Resumes and I have a love/hate relations, I love to hate them. Well, I used to anyway. In my younger days I didn’t put much effort into crafting a resume that would actually get me a job. It felt like homework to me and that was something I just didn’t want to do. When the time came that I HAD to find a job or live in a van down by the river, I decided to throw away the crayons and brown paper bag I had been using and got serious. Once I got serious about it and learned how to put together a great resume I quickly found a job. The manager at McDonalds didn’t really require my resume but he was so impressed that I could use a "fancy computin’ machine" that he thought I would make a great cashier. In all seriousness, I have been very successful at creating resumes that get me the ever important interview and I would like to share with you some of what I learned.
Before you pick out a facncy resume template and start typing away you need to decide what type of resume to use. The most common is the chronological format which typicallystarts with your work history with your jops listed in reverse chronological format. Usually this is the type of resume employers like because they can quickly view your where you have worked and when. If you have large gaps in your work history you may choose to go for a functional resume which puts focus on your skills and experience instead of where you have worked. Finally there is a hybrid of the two which puts your skills and experience first then lists work history next. It is important that you use the one that will benefit you the most, not the style that you think looks the best. If one way isn’t getting you callbacks try something different. The most important thing about your resume is that it sells you in seconds.
A lot of people will tell you your resume should fit on one page, this concept is completely ridiculous. The length of your resume is not as important as how easy it is to read. Recruiters are not going to marvel over how your resume fits on one page when it uses 22 different fonts with Hello Kitty bullet points and is printed on flouresantorange paper. Just make sure that the length of the resume is appropriate for the list of skills and work history you have to present. As a rule of thumb less than five years should only require one page, beyond that you can go to two. If you have more than 50 years of experience in a given field than your resume will probably be even longer than that.
This can be very painful if you are on a job hunt and have several positions you are applying for, but you want to make sure you are tailoring your resume towards specific job requirements. Look at as though you are writing a sales pitch to market yourself. You only have a few seconds to show hiring managers and recruiters that you have what it takes to do the job they are looking to fill. If you take the time to target each resume towards the job they are hiring for you should definitely make the cut. Just remember, sell yourself. Your resume is not the time to be humble; it is the time to shout from the mountain tops how awesome you are. Think about what type of qualifications and experience would you want to see if you were the person doing the hiring.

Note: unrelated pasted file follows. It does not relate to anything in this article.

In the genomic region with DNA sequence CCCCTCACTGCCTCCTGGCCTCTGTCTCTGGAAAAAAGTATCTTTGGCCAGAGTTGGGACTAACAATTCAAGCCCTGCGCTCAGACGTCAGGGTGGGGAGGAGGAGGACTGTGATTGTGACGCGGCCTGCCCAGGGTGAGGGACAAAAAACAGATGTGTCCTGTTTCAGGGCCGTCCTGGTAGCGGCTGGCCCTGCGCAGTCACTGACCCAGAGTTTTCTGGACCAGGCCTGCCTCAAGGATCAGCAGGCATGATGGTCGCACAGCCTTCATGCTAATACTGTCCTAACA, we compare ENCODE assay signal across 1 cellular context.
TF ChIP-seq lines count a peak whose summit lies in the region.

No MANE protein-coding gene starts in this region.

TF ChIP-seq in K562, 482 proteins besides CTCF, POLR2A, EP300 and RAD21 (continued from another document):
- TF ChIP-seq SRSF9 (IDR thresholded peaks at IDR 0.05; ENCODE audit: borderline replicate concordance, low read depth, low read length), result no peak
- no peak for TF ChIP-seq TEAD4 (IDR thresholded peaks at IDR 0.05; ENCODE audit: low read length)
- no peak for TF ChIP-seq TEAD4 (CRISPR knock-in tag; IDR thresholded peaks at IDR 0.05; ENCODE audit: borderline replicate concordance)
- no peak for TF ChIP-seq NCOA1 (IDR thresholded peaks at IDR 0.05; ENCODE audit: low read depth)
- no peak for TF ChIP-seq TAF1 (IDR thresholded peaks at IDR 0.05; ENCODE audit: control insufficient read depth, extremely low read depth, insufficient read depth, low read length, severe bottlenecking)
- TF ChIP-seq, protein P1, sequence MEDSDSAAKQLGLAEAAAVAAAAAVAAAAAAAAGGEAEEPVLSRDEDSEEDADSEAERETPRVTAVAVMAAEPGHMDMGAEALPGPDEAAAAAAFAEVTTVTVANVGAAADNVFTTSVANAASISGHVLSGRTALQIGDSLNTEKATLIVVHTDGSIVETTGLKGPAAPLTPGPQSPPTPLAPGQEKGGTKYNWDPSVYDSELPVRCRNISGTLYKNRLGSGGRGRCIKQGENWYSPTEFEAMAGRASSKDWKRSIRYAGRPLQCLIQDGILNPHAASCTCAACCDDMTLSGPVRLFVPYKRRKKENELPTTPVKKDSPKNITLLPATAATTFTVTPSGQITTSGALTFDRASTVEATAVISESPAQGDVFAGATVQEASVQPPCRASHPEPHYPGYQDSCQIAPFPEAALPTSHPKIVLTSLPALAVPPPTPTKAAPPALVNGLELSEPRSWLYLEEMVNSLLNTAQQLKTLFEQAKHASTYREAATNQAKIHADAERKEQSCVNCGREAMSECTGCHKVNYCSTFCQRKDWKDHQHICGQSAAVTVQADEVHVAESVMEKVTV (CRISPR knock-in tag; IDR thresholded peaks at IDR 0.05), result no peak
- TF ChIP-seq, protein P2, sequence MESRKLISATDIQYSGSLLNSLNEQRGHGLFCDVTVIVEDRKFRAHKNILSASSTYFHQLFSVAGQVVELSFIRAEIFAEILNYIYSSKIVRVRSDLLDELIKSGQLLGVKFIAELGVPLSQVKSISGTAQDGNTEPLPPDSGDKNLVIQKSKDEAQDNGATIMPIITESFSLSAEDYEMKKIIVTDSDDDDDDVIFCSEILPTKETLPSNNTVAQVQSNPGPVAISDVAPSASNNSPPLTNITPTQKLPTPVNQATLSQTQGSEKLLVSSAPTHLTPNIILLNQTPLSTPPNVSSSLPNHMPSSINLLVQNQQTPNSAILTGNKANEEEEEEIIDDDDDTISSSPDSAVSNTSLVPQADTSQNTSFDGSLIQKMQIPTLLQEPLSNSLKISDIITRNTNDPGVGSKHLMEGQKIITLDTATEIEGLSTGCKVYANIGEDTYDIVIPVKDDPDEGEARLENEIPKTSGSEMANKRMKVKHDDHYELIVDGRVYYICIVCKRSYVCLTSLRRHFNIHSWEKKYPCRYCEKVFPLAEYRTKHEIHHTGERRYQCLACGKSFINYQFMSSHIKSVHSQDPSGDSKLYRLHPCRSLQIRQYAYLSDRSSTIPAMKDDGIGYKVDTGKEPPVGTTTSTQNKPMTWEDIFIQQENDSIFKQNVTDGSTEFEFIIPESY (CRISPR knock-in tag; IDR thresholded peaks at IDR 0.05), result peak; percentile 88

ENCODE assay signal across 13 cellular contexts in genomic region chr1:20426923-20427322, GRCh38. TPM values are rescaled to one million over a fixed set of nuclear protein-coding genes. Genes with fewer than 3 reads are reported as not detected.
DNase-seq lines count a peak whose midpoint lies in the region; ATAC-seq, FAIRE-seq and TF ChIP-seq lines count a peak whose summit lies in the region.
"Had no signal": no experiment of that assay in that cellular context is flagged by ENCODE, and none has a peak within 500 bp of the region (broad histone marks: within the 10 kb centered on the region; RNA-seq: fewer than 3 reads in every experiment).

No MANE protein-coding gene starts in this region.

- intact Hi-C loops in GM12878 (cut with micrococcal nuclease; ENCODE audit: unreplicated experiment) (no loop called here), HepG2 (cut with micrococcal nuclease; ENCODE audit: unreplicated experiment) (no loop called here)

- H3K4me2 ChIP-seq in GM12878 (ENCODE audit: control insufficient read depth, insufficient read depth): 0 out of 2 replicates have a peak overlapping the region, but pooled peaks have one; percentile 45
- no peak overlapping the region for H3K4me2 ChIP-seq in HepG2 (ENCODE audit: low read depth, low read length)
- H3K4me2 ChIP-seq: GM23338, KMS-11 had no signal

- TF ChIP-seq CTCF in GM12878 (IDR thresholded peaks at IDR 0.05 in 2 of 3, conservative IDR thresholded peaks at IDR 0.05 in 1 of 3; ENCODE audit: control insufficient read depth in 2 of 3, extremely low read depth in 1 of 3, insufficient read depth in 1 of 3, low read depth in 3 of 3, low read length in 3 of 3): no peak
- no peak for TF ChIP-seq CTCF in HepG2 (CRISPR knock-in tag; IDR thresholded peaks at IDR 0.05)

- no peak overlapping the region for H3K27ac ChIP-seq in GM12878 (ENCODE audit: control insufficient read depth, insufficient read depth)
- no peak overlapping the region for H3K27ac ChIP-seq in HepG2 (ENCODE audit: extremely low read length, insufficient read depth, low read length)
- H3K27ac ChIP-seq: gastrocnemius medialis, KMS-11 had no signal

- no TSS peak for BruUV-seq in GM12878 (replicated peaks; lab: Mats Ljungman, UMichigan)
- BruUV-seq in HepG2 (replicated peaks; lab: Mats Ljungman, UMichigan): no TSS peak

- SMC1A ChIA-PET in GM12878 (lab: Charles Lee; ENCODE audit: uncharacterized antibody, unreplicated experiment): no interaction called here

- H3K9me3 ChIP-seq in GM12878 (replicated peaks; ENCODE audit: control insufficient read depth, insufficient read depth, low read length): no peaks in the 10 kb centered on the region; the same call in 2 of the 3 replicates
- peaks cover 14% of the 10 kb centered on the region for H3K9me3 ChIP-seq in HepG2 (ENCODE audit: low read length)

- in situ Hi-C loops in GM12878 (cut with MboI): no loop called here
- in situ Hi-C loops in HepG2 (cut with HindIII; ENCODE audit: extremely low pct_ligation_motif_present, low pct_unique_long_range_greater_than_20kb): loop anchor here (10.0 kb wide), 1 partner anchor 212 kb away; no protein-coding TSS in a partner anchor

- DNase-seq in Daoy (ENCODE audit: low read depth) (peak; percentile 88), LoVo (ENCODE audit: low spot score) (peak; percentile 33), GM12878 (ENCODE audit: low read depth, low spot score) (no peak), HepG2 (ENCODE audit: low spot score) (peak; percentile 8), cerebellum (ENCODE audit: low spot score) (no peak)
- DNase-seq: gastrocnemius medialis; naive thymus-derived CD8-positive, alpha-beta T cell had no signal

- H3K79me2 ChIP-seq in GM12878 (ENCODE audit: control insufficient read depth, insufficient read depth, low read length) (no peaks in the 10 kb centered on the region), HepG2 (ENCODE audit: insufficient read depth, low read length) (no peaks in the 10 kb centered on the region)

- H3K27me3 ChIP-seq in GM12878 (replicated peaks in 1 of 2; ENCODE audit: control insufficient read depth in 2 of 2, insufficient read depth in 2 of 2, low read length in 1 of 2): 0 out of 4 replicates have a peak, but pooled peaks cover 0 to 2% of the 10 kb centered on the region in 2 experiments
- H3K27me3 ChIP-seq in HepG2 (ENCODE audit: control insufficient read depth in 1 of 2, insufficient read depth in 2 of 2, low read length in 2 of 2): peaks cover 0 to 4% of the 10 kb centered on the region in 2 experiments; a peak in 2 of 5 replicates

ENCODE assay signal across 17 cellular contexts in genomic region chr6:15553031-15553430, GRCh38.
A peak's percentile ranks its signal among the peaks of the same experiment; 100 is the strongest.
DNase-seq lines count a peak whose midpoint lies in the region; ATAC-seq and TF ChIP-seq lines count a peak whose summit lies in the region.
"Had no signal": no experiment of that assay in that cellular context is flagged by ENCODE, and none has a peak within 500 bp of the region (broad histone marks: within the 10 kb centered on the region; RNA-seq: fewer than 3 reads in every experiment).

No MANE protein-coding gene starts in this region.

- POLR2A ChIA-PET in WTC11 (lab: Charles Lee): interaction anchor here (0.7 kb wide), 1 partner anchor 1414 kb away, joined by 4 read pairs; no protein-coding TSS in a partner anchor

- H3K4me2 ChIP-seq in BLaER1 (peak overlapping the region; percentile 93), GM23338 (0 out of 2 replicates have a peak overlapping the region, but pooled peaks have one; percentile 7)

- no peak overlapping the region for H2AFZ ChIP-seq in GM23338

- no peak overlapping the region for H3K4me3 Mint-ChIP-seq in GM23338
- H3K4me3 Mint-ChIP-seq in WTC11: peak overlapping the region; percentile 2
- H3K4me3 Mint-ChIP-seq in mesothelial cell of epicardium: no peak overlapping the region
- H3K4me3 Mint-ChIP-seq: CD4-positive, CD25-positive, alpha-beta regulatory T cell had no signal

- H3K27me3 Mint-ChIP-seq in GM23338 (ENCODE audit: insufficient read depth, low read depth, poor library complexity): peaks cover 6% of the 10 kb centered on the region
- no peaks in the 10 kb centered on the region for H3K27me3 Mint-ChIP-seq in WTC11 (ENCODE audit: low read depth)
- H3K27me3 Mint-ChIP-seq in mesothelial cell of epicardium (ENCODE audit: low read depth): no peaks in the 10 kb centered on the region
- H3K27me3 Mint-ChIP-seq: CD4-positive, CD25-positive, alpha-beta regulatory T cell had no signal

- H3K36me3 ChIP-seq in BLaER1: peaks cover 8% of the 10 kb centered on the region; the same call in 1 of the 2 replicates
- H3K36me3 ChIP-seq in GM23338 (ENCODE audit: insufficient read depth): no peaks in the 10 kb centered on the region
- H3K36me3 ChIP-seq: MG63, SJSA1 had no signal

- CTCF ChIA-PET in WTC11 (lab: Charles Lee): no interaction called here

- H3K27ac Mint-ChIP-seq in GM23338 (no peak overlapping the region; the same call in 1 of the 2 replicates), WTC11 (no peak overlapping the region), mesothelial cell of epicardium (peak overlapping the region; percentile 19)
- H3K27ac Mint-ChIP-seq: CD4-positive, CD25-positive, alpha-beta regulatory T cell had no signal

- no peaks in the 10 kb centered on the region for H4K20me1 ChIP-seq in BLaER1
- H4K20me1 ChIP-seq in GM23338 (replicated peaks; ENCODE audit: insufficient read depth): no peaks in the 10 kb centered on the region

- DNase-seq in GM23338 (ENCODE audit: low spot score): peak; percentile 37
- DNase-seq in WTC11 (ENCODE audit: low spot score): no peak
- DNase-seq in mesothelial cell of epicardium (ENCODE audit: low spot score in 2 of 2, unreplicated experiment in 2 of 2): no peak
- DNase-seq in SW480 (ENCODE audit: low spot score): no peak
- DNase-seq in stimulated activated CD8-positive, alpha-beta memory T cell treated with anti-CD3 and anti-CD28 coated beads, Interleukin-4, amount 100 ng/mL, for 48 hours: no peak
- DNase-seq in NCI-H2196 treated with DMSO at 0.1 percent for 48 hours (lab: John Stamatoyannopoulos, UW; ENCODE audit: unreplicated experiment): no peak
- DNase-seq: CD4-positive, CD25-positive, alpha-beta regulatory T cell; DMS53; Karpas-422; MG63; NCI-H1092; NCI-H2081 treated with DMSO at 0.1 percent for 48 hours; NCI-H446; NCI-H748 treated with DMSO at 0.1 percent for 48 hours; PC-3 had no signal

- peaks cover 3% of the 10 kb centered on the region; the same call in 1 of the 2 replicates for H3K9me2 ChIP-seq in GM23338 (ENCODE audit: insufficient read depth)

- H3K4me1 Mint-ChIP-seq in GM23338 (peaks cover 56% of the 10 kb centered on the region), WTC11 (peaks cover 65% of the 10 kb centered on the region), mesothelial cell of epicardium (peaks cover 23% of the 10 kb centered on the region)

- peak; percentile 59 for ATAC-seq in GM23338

Nobody cares about your objective, they care about your experience. Objectives used to be standard on resumes but I think people who in HR have become numb to them. Nobody cares about your buzzword-y two sentence objective that doesn’t really say anything. Your goal with the first part of the resume is to show what you bring to the table not impress with your creative writing skills. I have tried resumes with and without an objective and I found that it is much more beneficial for me to just leave it out.
Many people go overboard when designing their resume simply because they can. Microsoft Word makes it very easy to use lots of colors, font types, and other "stylish" elements. Do yourself a favor and fight the urge to "pimp out" your resume. Use only one font type and make sure that font is easy to read, Comic Sans is tempting but completely inappropriate unless you are apply to work as a comic book writer, and even then it is questionable. Make the font large enough that it can be easily read. Use nothing smaller than a 10 point font. If you have to go smaller to fit everything on the page you either need to do some editing or use a second page. Please don’t bold, underline, and italicize everyting, use these styles to highlight important parts of your resume such as headings and the names of your former employers. Keep in mind that if your resume gives the reader a seizure you are probably not going to get a call back…unless the position is for someone who gives people seizures.
Now that I have provided some information on writing great resumes it is time for you to get busy. Go buy some ink for that printer that you haven’t used since printing ASCII porn in the late 90′s and some white paper and create the ultimate sales pitch for yourself.
If you have any resume writing tips please feel free to share them in the comments.